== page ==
The Labor of Love and the Love of Labor


Iíve had a lot of different jobs in my life . . ..

Iíve worked in everything from mental hospitals to grocery stores, retail stores to steel mills, yet one of the most rewarding was my brief stint as a painter. During my college years I used to do odd jobs, mostly small painting jobs of garages, interior work, etc.

As I look back on it, what was most fulfilling about it was the fact that I did it myself with my own two hands. I also like the fact that my work was very public. Probably best of all, at the end of every day, I could see what I got done, and I could see what I needed to finish.

We were created both to be and to do. I remember an old Peanutís cartoon. Snoopy is reading a philosophy book, musing on the differences between epistemology and ontology. He thinks, "Be?" "Do?" "Do?" "Be?"   Then he smiles and sings, "Dobeedobeedo . . .."

Seriously, we have value because of "who" and "what" we are. We also are valuable because of what we do, and what we do has great significance. From Solomon to the Apostle Paul, your Bible is filled with teaching about the significance of work. On the other hand, the Bible clearly teaches us not to rely on our Ďworksí when it comes to our relationship with God.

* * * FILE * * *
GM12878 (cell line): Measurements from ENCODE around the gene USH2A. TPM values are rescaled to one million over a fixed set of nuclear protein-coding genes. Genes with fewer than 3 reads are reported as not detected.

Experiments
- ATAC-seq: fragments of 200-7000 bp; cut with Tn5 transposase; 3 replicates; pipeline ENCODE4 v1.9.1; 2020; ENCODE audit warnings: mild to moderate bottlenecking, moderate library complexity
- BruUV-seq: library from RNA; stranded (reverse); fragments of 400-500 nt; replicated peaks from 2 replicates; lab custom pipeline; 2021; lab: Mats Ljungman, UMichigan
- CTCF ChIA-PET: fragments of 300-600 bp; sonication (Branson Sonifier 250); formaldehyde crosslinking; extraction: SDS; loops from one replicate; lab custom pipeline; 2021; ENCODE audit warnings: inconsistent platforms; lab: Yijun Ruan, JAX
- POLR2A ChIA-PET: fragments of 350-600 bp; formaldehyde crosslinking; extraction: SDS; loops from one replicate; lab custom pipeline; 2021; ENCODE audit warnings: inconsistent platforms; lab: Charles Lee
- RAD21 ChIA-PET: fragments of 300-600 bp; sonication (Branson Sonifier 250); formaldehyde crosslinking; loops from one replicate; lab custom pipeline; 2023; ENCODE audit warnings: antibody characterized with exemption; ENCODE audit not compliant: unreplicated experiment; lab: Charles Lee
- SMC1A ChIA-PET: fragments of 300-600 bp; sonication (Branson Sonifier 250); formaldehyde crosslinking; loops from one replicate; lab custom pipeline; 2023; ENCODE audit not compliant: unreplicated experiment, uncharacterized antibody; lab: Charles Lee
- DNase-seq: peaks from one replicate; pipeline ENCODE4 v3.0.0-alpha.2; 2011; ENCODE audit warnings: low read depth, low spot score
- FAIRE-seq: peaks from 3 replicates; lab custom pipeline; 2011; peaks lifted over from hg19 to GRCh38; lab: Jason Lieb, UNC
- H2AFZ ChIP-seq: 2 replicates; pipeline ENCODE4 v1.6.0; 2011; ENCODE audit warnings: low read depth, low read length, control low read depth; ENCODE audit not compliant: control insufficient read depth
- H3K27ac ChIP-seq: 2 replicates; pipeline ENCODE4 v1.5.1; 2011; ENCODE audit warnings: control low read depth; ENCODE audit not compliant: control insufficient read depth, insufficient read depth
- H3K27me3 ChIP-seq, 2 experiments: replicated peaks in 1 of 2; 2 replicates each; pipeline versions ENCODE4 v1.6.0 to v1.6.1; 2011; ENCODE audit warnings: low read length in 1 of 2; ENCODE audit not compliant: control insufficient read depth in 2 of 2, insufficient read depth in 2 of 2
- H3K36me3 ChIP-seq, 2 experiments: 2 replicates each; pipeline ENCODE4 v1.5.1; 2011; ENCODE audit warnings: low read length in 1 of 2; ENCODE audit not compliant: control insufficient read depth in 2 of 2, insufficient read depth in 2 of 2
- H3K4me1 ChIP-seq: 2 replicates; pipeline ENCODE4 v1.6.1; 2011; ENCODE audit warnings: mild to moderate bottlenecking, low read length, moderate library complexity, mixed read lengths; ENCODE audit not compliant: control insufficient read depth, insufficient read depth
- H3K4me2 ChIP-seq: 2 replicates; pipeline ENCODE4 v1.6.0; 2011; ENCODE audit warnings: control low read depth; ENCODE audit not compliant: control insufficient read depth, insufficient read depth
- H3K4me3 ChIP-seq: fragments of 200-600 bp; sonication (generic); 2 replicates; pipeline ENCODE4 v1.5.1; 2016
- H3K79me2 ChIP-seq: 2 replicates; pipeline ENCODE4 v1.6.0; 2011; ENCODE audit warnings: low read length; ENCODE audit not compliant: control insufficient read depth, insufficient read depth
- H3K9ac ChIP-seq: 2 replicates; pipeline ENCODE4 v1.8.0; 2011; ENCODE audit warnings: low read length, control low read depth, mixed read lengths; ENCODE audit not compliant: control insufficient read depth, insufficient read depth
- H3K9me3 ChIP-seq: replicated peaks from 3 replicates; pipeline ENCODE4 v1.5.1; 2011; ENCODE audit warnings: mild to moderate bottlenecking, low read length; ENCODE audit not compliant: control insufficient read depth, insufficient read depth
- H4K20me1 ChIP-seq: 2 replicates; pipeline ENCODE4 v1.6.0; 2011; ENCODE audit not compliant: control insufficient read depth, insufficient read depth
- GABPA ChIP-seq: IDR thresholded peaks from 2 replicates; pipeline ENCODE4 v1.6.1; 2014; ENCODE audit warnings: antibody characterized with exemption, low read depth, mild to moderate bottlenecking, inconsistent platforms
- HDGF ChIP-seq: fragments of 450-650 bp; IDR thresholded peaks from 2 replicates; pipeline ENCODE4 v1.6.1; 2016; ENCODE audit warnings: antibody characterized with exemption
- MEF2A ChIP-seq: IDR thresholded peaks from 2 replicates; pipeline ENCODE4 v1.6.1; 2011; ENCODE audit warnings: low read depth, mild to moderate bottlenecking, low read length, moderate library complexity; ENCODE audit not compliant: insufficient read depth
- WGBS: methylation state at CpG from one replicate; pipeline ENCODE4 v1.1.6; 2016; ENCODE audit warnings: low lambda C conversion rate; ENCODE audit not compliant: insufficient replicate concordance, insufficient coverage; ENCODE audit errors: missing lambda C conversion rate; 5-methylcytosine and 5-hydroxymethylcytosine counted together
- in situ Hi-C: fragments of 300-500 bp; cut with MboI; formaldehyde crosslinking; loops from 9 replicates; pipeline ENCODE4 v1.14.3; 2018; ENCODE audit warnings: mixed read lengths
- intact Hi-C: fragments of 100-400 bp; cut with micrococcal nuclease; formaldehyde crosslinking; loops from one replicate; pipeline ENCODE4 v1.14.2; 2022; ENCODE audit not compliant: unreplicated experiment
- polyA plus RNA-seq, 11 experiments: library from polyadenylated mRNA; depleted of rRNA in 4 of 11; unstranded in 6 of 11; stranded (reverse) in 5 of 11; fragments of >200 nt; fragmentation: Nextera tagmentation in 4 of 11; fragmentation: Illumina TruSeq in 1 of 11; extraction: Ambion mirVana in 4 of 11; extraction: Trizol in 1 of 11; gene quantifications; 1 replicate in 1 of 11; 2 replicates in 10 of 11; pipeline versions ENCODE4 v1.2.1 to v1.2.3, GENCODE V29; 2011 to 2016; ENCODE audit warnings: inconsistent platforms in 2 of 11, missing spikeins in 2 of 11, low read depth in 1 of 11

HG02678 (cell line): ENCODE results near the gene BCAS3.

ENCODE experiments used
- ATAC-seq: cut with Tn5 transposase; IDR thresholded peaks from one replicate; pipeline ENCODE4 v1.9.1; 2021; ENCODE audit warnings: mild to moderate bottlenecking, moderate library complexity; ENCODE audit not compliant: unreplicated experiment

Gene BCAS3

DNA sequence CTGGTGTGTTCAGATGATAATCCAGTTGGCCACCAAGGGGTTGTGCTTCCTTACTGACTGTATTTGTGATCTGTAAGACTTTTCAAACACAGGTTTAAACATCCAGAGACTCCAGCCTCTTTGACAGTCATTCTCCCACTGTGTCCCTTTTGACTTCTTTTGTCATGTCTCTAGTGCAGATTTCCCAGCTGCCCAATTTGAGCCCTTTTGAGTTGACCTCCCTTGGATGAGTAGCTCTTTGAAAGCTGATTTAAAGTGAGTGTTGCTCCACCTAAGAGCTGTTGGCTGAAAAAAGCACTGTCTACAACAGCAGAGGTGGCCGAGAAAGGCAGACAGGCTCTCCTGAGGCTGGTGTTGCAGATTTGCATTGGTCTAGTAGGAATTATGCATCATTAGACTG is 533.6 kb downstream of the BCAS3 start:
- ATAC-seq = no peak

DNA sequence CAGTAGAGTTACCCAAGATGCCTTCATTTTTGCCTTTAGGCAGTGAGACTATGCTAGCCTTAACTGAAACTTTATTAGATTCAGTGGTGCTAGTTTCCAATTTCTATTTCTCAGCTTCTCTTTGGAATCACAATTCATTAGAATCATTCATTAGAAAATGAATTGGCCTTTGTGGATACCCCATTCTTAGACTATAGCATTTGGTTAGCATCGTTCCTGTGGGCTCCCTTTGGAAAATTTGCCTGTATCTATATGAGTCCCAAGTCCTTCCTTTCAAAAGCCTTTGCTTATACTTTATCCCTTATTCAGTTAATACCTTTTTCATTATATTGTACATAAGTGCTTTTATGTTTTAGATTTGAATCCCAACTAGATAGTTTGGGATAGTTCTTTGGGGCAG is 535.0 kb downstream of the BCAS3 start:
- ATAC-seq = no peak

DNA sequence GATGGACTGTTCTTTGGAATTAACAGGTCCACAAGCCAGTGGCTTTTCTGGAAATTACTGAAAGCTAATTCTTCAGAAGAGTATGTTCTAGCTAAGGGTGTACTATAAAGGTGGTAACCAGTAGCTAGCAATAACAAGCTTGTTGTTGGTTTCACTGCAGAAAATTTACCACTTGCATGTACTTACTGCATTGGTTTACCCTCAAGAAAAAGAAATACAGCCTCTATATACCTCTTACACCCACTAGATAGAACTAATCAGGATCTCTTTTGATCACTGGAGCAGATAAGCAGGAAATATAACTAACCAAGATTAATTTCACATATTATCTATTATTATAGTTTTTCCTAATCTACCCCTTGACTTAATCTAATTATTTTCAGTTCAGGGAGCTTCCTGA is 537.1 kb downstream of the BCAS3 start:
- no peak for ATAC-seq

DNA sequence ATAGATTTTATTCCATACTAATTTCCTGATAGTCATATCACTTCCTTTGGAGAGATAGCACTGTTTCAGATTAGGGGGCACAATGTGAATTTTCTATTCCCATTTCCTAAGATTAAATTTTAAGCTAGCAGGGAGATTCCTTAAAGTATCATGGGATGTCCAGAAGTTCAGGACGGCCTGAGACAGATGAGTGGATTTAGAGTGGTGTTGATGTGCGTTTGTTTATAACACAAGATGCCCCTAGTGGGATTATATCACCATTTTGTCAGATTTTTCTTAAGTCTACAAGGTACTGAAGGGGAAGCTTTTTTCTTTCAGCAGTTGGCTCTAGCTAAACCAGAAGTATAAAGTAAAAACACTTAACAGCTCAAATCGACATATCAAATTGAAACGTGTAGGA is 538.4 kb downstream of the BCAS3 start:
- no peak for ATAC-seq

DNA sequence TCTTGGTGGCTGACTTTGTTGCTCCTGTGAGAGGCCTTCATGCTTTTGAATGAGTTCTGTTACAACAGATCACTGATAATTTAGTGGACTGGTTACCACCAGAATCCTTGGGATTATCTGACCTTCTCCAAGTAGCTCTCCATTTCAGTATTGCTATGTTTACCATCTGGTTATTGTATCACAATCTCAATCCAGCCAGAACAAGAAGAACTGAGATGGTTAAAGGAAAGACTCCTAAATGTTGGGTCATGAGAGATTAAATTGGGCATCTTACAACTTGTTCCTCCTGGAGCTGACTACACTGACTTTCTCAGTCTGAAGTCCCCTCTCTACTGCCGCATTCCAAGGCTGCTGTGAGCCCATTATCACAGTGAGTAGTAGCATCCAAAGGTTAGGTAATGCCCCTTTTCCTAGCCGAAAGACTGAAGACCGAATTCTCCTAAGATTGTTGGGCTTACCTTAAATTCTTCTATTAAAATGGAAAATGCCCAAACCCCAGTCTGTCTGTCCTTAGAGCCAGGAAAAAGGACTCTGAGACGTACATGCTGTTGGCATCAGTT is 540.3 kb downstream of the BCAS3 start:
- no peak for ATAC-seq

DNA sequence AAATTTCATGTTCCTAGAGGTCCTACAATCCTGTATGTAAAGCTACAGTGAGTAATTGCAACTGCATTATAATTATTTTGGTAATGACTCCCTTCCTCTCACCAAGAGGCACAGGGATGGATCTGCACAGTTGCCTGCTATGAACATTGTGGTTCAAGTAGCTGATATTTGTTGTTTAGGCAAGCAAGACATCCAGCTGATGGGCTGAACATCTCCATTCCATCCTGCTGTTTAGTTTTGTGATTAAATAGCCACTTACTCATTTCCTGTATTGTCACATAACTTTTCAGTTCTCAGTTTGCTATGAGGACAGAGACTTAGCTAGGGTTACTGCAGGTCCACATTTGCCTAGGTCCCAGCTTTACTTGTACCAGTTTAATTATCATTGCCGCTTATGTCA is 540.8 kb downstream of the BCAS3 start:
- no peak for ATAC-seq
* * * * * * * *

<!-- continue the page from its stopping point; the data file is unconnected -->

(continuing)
On this Labor Day weekend, 2008, I want to preach a message entitled, "The Labor of Love and the Love of Labor."

One of the primary differences between men and women is that when you ask a man how heís doing, he is liable to tell you about his job. You ask a woman and she is liable to talk about something to do with the relationships in her life.

One of the most devastating things that can happen to anyone is when their work is demeaned. The most successful leaders I know have an almost innate ability to affirm those who work for them and with them. Equally devastating is when a person fails to nurture relationships because they are consumed by their work. There has to be a balance and it is found in the Word of God.

Letís do some work . . ..

Pastor Jim
Aug. 31, 2008




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Copyright 2008 by Jim Jenkins. All rights reserved.

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